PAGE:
OPEC and Russia are said to be approaching a compromise on oil supply policy for 2021 after they failed to make a decision in talks earlier this week on how to deal with weak oil demand amid the second coronavirus wave.
OPEC and its allies were expected to extend current oil cuts of 7.7 million barrels per day (bpd), or 8% of global supply, to at least March.
Hopes of rapid approval of vaccines against the virus prompted a surge in oil prices at the end of November. Then, some producers questioned why the need to restrain oil policy so tightly.
Some OPEC + sources, Russia, Iraq, Nigeria and the United Arab Emirates, stated that they are interested in supplying more oil to the market in 2021.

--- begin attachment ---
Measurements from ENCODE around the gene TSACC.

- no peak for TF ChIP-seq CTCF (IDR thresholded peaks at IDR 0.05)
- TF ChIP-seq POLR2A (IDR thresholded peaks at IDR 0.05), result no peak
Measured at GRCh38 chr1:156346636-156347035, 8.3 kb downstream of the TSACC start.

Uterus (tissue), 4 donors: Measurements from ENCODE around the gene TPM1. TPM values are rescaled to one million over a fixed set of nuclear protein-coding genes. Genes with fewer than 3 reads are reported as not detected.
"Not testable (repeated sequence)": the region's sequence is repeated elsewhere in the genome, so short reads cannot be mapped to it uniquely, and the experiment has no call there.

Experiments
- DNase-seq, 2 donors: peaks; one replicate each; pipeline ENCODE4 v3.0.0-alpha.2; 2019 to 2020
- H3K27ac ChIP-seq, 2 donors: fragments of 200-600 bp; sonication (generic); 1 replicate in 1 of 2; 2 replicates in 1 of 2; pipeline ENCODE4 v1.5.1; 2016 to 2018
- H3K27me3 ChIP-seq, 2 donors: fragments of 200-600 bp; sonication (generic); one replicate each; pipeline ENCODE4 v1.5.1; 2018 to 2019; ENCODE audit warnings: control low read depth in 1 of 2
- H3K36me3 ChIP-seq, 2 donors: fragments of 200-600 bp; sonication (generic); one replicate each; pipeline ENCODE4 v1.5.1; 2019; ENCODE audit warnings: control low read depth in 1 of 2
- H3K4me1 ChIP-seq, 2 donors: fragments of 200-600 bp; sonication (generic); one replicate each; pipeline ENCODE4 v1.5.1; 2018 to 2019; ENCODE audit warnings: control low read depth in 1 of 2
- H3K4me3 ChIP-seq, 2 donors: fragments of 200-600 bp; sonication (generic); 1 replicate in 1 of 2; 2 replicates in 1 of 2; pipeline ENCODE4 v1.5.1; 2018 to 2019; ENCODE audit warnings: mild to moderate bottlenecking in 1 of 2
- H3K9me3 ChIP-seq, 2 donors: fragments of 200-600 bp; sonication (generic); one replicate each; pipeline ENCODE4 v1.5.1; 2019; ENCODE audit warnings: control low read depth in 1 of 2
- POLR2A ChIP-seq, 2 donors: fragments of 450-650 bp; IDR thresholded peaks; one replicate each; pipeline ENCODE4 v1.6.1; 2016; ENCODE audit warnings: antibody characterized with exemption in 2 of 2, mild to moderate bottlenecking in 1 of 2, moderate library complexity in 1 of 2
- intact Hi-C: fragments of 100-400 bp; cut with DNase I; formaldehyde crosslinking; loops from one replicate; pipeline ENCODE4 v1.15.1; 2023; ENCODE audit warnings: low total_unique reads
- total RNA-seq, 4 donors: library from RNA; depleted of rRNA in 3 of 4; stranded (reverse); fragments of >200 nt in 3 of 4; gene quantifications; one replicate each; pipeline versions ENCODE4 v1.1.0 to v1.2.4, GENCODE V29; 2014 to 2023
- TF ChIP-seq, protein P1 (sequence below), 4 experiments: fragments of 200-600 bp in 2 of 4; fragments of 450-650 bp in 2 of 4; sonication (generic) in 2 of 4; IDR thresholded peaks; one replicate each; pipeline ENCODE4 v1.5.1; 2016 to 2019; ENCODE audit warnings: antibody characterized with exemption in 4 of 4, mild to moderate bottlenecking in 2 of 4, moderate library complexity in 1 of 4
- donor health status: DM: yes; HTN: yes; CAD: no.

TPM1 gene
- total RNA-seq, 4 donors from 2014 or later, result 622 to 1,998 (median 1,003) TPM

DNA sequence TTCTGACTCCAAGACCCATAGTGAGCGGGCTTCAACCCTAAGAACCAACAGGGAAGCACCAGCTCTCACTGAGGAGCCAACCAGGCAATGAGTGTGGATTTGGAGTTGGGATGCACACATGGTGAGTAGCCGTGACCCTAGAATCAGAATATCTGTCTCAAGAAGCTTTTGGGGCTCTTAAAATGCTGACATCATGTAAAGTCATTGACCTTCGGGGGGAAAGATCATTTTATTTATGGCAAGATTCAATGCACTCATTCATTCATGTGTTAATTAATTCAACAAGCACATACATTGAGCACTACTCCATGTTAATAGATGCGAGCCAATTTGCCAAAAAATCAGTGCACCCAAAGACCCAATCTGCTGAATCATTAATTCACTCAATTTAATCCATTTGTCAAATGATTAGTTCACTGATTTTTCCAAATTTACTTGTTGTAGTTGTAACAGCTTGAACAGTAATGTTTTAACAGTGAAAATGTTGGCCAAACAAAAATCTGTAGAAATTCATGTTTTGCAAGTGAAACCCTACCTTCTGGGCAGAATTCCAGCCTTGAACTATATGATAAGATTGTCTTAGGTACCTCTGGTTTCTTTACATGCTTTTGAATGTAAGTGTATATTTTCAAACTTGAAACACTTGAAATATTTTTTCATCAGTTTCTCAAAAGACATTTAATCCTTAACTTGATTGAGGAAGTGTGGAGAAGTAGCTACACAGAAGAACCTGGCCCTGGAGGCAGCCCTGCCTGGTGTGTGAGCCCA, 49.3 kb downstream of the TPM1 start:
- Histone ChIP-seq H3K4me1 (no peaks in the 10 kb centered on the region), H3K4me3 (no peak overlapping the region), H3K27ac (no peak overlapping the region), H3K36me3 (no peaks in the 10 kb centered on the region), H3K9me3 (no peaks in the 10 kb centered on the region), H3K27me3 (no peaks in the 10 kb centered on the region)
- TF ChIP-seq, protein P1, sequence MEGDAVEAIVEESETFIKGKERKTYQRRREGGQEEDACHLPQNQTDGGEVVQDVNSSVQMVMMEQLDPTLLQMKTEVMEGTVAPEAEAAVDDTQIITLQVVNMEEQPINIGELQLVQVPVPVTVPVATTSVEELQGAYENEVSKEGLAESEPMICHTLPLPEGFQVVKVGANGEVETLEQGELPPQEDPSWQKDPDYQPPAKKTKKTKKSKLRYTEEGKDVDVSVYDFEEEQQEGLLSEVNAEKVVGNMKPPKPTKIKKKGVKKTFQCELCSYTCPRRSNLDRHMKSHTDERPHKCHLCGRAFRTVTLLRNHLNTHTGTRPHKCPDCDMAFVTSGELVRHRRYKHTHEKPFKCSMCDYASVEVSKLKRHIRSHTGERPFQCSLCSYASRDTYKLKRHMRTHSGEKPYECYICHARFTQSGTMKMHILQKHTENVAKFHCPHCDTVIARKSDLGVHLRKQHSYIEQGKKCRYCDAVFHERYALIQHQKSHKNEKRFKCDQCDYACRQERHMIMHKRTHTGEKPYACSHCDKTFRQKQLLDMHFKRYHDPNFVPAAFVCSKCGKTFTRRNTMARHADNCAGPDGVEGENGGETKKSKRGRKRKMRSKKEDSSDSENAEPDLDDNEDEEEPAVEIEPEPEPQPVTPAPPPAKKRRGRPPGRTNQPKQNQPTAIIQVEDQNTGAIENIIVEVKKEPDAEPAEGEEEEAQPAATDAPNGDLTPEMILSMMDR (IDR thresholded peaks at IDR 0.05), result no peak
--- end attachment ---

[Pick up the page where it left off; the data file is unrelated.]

Meanwhile, according to sources, issues are heading towards a compromise. It is implied that there has been temporary progress in the discussions among OPEC + members and that the ministers are approaching a compromise. It is also spoken to reduce it to 0.5 million to 1.0 million barrels every month since January.
OPEC + must strike a delicate balance of oil prices to support their budgets. However, it is not high enough to allow US production increases. Otherwise, U.S. shale oil production, whose prices are now around $ 48, tends to rise above $ 50 a barrel.
In addition to the challenge within OPEC +, Moscow’s financing can tolerate lower oil prices than Riyadh’s.